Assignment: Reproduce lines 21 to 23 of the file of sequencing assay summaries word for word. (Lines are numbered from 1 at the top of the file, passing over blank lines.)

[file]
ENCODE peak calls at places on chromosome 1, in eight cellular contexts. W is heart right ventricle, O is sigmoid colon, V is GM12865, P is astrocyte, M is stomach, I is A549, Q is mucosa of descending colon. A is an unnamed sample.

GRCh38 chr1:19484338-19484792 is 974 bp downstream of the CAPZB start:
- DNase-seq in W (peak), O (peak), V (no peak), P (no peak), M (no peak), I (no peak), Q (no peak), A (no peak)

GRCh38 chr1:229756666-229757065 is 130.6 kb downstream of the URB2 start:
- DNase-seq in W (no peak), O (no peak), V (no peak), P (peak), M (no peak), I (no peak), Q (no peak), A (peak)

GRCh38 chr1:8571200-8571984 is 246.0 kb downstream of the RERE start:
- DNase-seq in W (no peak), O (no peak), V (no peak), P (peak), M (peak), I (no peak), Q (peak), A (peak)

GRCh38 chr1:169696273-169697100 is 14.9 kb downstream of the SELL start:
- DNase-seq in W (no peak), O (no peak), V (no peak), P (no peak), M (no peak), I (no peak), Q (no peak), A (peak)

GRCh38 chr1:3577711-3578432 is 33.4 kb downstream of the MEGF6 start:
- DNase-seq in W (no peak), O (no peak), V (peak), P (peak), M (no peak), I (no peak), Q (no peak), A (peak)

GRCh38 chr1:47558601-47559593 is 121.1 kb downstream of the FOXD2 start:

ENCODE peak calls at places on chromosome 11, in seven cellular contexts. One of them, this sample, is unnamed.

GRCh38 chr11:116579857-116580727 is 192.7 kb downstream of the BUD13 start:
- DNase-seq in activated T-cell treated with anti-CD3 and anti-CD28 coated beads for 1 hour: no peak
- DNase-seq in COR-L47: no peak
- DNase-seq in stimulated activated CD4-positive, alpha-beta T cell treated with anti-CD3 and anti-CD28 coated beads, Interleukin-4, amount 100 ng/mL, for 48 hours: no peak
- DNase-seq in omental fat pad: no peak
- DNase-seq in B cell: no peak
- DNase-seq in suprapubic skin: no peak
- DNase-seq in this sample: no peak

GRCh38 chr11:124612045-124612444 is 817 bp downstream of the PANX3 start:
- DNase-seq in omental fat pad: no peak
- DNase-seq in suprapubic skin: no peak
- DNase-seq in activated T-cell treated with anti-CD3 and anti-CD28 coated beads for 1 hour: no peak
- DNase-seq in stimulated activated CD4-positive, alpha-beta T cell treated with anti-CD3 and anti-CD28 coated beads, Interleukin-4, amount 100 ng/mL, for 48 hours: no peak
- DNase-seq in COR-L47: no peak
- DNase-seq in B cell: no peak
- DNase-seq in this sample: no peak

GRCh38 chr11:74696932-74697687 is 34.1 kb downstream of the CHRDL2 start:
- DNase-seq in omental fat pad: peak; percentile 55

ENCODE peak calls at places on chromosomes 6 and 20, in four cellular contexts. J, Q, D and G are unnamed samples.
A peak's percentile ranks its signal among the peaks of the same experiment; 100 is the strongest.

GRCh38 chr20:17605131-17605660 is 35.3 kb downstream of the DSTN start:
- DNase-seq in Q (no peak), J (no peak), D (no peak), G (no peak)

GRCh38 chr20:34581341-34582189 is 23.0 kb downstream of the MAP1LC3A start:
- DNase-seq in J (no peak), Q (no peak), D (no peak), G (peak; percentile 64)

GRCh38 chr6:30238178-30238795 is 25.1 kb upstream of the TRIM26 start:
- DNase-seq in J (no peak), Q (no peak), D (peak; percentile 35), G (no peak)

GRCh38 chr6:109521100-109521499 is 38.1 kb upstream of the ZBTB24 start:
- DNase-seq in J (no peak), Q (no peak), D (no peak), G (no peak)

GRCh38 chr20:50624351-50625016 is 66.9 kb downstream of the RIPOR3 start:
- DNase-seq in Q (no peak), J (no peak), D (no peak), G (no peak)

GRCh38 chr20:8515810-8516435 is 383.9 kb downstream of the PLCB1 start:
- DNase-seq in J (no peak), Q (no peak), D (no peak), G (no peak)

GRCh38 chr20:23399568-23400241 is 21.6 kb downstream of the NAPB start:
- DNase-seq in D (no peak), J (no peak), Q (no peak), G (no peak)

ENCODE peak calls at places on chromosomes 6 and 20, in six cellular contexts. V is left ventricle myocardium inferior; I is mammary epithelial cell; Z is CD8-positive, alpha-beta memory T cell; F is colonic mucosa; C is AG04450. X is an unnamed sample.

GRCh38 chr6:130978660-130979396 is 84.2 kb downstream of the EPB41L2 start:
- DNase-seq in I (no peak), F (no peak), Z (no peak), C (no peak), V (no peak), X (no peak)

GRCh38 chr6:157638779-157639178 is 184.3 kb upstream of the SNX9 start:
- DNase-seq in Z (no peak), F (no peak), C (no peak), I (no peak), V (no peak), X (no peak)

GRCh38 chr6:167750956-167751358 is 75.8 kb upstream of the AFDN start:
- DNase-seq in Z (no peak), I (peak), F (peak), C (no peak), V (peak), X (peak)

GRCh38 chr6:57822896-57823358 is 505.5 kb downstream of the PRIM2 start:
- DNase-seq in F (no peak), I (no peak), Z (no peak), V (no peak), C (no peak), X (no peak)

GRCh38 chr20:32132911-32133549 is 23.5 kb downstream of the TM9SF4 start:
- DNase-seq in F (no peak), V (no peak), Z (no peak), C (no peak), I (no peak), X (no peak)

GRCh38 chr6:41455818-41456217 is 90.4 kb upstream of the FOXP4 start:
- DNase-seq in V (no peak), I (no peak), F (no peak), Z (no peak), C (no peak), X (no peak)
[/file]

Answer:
- DNase-seq in this sample: no peak

GRCh38 chr11:124612045-124612444 is 817 bp downstream of the PANX3 start:
- DNase-seq in omental fat pad: no peak